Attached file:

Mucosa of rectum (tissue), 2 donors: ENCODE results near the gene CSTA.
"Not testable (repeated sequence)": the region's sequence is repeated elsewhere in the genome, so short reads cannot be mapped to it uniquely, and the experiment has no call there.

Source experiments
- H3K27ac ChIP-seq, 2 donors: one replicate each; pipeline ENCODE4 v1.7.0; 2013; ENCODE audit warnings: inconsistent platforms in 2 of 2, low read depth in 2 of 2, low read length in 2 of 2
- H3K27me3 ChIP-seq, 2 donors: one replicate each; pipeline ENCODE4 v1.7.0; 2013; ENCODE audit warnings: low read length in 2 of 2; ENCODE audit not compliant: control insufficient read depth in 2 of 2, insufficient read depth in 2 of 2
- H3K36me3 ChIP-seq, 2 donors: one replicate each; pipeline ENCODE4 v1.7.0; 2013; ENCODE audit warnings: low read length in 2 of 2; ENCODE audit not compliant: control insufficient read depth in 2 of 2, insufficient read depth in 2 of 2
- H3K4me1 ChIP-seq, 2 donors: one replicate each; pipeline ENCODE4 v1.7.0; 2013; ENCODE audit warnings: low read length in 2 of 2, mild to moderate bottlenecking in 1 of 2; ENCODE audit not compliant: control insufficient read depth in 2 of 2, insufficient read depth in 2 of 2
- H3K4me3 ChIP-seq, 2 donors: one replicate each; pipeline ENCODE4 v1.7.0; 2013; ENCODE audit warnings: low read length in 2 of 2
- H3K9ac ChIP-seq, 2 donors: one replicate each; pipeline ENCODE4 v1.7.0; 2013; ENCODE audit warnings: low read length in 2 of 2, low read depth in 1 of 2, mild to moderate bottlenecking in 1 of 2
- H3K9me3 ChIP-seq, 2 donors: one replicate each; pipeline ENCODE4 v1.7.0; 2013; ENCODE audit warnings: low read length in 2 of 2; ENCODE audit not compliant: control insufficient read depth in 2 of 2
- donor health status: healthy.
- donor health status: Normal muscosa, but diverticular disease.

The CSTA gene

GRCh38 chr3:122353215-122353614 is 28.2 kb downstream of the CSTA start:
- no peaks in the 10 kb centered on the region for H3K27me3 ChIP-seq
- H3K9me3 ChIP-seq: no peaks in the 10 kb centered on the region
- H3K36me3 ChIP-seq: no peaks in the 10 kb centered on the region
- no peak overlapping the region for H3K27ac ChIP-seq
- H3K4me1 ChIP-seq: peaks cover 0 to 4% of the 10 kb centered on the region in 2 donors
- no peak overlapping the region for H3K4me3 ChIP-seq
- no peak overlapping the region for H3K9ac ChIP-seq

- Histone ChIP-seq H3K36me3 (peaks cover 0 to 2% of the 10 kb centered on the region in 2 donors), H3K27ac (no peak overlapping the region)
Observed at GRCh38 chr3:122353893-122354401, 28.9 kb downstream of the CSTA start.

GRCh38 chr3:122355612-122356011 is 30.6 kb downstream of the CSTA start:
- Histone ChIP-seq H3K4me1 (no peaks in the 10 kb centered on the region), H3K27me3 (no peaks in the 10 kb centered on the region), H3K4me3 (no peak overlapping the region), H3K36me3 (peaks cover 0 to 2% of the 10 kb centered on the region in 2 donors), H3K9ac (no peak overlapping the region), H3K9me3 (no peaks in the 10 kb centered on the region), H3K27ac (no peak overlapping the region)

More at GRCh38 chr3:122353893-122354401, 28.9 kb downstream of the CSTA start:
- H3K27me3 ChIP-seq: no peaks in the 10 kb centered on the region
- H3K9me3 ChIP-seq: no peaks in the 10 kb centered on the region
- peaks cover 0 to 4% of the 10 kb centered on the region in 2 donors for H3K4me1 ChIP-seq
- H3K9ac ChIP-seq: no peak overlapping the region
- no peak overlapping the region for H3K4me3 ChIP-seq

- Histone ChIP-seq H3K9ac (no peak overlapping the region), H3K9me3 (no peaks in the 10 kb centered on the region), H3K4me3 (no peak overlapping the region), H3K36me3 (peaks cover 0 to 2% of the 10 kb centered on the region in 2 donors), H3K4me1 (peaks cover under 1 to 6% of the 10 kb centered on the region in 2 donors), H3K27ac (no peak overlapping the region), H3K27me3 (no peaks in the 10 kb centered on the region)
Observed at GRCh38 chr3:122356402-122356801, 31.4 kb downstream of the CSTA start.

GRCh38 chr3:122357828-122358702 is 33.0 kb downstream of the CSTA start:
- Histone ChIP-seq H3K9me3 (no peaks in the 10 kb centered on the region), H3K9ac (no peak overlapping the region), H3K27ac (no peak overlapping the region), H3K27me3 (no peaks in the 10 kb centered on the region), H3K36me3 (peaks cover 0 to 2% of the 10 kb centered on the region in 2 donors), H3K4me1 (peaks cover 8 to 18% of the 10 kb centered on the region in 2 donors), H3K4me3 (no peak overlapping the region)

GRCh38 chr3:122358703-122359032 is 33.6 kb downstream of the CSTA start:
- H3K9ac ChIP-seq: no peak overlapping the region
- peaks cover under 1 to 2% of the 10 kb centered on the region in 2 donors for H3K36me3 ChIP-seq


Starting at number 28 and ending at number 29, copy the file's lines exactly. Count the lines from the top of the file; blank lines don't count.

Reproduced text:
- H3K9me3 ChIP-seq: no peaks in the 10 kb centered on the region
- peaks cover 0 to 4% of the 10 kb centered on the region in 2 donors for H3K4me1 ChIP-seq